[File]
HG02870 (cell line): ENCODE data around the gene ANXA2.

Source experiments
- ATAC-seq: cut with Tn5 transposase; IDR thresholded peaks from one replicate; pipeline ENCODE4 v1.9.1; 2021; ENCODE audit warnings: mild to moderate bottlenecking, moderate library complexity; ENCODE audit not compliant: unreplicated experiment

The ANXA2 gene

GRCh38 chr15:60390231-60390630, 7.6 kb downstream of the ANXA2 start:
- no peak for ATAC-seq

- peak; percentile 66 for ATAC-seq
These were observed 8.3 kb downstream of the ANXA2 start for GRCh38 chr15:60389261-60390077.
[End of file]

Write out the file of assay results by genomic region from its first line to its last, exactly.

HG02870 (cell line): ENCODE data around the gene ANXA2.

Source experiments
- ATAC-seq: cut with Tn5 transposase; IDR thresholded peaks from one replicate; pipeline ENCODE4 v1.9.1; 2021; ENCODE audit warnings: mild to moderate bottlenecking, moderate library complexity; ENCODE audit not compliant: unreplicated experiment

The ANXA2 gene

GRCh38 chr15:60390231-60390630, 7.6 kb downstream of the ANXA2 start:
- no peak for ATAC-seq

- peak; percentile 66 for ATAC-seq
These were observed 8.3 kb downstream of the ANXA2 start for GRCh38 chr15:60389261-60390077.